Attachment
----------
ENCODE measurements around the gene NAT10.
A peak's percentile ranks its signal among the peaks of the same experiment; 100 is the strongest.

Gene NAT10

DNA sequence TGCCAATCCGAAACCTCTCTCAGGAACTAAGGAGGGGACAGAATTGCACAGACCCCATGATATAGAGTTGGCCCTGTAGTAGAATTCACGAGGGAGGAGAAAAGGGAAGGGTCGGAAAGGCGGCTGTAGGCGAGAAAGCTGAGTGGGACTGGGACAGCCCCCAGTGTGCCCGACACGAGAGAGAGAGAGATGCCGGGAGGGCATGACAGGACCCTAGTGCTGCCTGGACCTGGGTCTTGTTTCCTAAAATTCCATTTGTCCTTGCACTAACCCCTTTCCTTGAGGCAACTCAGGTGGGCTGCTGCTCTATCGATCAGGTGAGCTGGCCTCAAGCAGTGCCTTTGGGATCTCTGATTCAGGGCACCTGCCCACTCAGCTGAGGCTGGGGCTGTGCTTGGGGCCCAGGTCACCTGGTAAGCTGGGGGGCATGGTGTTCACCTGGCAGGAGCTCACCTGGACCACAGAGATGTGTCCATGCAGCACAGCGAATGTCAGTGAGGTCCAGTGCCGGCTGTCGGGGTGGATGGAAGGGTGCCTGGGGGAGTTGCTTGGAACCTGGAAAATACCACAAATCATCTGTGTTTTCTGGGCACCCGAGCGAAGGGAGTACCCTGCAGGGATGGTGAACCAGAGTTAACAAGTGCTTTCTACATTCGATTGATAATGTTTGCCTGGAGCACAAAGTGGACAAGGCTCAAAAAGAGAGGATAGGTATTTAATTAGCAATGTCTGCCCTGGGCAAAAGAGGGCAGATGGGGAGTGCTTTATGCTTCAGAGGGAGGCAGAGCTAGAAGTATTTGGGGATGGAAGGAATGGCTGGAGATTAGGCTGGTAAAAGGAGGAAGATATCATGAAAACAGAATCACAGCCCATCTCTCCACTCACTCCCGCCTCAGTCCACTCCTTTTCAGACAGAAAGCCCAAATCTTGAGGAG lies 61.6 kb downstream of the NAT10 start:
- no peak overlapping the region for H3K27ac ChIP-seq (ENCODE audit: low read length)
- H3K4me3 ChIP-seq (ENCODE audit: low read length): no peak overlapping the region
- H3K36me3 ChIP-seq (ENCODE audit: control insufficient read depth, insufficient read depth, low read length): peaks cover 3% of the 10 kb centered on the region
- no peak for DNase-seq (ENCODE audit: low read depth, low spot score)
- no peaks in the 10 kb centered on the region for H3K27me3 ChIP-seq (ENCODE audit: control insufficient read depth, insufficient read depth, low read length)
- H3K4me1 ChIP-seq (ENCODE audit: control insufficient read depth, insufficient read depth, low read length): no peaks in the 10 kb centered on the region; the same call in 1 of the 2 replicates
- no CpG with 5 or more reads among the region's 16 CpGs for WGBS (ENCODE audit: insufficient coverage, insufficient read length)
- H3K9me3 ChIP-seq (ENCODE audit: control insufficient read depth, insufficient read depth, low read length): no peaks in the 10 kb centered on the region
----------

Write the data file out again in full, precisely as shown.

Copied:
ENCODE measurements around the gene NAT10.
A peak's percentile ranks its signal among the peaks of the same experiment; 100 is the strongest.

Gene NAT10

DNA sequence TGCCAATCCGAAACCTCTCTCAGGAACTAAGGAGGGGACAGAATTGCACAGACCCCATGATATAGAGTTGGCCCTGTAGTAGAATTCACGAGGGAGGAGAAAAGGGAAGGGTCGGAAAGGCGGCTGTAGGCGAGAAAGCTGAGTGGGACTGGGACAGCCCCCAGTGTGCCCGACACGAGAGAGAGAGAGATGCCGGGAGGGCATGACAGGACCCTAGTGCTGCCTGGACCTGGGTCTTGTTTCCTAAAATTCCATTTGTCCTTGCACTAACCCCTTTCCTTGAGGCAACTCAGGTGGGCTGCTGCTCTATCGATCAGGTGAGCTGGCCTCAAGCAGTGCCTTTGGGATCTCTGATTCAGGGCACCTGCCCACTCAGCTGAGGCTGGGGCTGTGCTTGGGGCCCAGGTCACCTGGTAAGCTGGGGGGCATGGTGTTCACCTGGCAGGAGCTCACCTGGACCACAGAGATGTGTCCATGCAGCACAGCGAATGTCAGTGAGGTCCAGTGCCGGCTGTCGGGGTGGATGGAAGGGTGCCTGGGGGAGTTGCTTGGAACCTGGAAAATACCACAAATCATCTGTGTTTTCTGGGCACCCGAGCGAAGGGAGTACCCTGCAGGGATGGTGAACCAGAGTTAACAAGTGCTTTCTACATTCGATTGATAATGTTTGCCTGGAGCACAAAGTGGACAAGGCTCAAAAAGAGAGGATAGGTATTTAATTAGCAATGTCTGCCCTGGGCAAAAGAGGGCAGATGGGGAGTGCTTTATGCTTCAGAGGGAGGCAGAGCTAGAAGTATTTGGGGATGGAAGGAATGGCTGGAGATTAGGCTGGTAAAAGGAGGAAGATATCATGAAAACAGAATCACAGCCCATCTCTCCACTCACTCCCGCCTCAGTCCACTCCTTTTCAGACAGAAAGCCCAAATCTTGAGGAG lies 61.6 kb downstream of the NAT10 start:
- no peak overlapping the region for H3K27ac ChIP-seq (ENCODE audit: low read length)
- H3K4me3 ChIP-seq (ENCODE audit: low read length): no peak overlapping the region
- H3K36me3 ChIP-seq (ENCODE audit: control insufficient read depth, insufficient read depth, low read length): peaks cover 3% of the 10 kb centered on the region
- no peak for DNase-seq (ENCODE audit: low read depth, low spot score)
- no peaks in the 10 kb centered on the region for H3K27me3 ChIP-seq (ENCODE audit: control insufficient read depth, insufficient read depth, low read length)
- H3K4me1 ChIP-seq (ENCODE audit: control insufficient read depth, insufficient read depth, low read length): no peaks in the 10 kb centered on the region; the same call in 1 of the 2 replicates
- no CpG with 5 or more reads among the region's 16 CpGs for WGBS (ENCODE audit: insufficient coverage, insufficient read length)
- H3K9me3 ChIP-seq (ENCODE audit: control insufficient read depth, insufficient read depth, low read length): no peaks in the 10 kb centered on the region